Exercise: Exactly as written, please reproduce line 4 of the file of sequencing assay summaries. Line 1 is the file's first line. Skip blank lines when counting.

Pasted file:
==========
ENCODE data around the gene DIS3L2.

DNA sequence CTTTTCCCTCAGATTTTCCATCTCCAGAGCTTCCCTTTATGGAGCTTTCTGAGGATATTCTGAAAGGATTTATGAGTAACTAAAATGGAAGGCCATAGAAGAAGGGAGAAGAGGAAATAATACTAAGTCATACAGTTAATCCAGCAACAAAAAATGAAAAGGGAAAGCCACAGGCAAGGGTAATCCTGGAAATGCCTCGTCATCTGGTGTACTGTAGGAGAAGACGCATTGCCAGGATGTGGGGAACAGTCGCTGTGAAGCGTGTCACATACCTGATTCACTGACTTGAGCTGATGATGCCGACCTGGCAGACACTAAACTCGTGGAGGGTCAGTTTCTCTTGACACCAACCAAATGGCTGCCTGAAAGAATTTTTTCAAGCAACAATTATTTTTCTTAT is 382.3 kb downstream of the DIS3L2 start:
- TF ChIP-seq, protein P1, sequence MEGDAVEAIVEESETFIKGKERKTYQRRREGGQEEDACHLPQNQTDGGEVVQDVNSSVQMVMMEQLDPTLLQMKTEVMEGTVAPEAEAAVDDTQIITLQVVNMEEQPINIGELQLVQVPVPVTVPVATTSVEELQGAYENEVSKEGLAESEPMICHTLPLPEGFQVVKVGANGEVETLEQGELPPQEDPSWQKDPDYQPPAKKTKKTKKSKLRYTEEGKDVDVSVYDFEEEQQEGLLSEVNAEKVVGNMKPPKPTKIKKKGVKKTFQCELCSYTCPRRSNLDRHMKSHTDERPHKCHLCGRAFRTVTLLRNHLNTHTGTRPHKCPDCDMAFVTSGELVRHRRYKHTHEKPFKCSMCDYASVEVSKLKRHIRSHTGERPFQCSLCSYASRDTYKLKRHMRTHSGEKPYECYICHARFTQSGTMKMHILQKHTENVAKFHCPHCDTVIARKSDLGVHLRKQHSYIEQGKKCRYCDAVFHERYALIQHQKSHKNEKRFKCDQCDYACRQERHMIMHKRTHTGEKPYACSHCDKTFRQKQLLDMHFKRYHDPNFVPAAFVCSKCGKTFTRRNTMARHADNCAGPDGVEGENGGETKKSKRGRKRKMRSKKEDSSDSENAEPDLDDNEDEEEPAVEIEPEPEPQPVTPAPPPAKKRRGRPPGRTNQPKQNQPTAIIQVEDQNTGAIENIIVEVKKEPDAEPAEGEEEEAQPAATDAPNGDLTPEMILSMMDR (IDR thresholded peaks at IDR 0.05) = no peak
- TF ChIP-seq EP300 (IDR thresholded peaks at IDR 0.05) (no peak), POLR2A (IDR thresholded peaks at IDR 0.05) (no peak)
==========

- TF ChIP-seq EP300 (IDR thresholded peaks at IDR 0.05) (no peak), POLR2A (IDR thresholded peaks at IDR 0.05) (no peak)